The Oakland Press, Sunday February 11, 2007
By Kaniqua Daniel Smothers
Anne Doyle sometimes jokes that she’s the Nancy Pelosi of sports journalism.
Doyle said she grew up with a strong tie to community news, sports and the drive to bring about change “the way Nancy Pelosi (House Speaker, D-Calif.) grew up in politics.”
She is the daughter of the late Vince Doyle, a well-known sports broadcaster of the 1970s who was inducted into the Michigan Media Hall of Fame in 1980. Her mother, the late Isabel Doyle, was a speech and debate instructor at Indiana University.
“I guess you could say I got my strong debating skills from mom and my journalism and sports savvy from dad,” Doyle said. “I think I’m one example of a generation of women and minorities who led tremendous change in the last three decades in the work environment. Many people did a lot of tremendous things to help break down barriers and open up doors that were locked for many years.”
One of those barriers was the opportunity for female reporters to equally cover sports. Doyle made her mark in the journalism industry in 1979 when she became one of the first female TV sports broadcasters in the country to gain access to professional locker rooms.
For her groundbreaking success in sports broadcasting and special reports on the Title IX Education Amendments of 1972 and other major stories of the 1970’s, Doyle, a 58-year-old Auburn Hills resident, is being inducted into the Michigan Journalism Hall of Fame.
She will be joined by four other inductees April 14 at Michigan State University Kellogg Center for a formal induction ceremony.
“She’s made great strides,” said Jane Briggs-Bunting, Michigan Journalism Hall of Fame committee chairwoman. “It’s really an incredibly strong class of inductees, (and) four out of the five are women. I think that in itself is recognition of the strides that women have made in the profession. . . . But it isn’t simply enough to be the first to do something. You have to have a solid career, just as Anne did.”
Doyle is now a professional speaker and president of Anne Doyle Strategies, a leadership and communications consulting business. A WJBK-TV Detroit reporter from 1978 to 1984, Doyle insisted she be allowed to join her male colleagues in the locker room after games, creating a furor in the journalism industry. She was the first woman hired full-time as a radio news reporter and anchor at WJIM-AM in Lansing and the first woman to anchor a newscast at WZZM-TV in Grand Rapids.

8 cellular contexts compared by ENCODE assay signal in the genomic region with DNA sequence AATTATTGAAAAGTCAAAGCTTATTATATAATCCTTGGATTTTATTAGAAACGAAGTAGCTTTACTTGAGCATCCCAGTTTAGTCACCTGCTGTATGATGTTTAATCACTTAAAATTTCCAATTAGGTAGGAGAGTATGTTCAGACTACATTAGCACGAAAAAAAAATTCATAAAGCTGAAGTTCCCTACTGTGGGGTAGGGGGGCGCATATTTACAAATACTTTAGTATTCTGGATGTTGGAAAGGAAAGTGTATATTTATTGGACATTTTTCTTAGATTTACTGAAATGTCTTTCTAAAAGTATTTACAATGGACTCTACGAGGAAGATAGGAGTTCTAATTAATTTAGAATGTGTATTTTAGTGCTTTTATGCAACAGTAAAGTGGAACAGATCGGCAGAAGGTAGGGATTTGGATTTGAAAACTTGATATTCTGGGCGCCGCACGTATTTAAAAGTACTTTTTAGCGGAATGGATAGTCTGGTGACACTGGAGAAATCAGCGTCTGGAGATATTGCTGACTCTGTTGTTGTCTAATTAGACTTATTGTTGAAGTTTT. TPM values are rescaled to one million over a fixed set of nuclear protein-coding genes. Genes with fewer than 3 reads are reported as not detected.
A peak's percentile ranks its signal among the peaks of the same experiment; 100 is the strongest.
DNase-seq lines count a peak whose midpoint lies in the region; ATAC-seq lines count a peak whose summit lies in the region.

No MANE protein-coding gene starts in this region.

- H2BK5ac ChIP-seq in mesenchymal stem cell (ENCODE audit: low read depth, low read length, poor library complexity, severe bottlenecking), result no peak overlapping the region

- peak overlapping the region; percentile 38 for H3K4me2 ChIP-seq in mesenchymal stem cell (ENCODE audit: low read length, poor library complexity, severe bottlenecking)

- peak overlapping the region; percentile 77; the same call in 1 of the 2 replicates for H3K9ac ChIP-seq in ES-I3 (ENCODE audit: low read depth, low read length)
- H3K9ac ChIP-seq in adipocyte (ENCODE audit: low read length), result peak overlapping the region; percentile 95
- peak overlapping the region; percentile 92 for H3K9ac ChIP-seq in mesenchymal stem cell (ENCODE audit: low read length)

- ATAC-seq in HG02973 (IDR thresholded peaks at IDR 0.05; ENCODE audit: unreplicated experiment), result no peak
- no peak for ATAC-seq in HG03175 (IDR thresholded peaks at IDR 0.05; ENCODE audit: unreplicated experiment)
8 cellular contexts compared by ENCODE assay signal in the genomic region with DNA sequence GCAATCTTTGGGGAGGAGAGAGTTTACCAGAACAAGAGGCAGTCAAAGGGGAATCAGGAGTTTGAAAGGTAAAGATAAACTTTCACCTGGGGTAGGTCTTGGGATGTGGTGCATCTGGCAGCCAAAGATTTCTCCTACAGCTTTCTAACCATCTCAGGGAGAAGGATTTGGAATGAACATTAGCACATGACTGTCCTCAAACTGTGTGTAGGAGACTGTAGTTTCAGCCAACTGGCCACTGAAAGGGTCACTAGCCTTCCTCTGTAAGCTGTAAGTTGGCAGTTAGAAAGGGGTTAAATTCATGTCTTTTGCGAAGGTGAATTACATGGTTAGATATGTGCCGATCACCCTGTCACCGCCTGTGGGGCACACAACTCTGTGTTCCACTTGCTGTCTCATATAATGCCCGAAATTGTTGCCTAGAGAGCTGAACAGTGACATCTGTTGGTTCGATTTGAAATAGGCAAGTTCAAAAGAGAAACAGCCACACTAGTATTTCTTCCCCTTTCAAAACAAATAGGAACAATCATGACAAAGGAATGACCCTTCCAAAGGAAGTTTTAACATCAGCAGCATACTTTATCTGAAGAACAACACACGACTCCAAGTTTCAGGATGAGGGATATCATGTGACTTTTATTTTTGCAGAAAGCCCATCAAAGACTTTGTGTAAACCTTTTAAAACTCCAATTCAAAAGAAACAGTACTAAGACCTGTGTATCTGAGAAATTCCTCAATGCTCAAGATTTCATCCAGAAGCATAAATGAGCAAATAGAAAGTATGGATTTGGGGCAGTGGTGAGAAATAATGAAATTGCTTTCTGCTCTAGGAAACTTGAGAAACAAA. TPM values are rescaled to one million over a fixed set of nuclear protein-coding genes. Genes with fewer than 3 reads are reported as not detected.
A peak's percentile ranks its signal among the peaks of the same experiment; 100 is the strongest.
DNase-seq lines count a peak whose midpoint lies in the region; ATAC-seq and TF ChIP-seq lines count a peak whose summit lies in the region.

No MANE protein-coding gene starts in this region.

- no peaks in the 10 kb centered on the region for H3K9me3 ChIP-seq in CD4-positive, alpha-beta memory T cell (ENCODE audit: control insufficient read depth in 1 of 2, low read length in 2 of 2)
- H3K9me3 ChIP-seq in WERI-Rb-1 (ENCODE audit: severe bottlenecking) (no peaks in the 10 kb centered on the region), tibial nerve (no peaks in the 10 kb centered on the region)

In 1987, she joined Ford Motor Co. and rose to director of Ford North America Communications. Two Michigan Emmy nominations and a listing in Who’s Who of American Women are among her honors, as well as being named by Automotive News in 2000 as one of the 100 Most Influential Women in the North American Auto Industry.
Doyle recalls when WWJ-AM Detroit denied her a job in 1972. “They told me people will never listen to women because their voices are too high,” she said.
Then George Blaha, now the voice of the Detroit Pistons, gave Doyle her first job with WJIM-AM in Lansing.
“Look at women now. There are tremendous opportunities, more than ever before,” she said. “We’ve seen great progress for women and minorities in the media, and that makes me proud. . . . But certainly, there is still a long way to go in terms of appropriate numbers in all media outlets, such as more women and minority reporters, editors, columnists and decision-makers.”
One of the most important things Doyle said she has learned in the business is to provide opportunities to people “who don’t remind us of ourselves.”
“I was given a chance by white men. There were no women in positions to hire me at that time,” she said. “I think it is important when we mentor and hire people . . . we need to start looking for talent and ability in all genders and backgrounds.”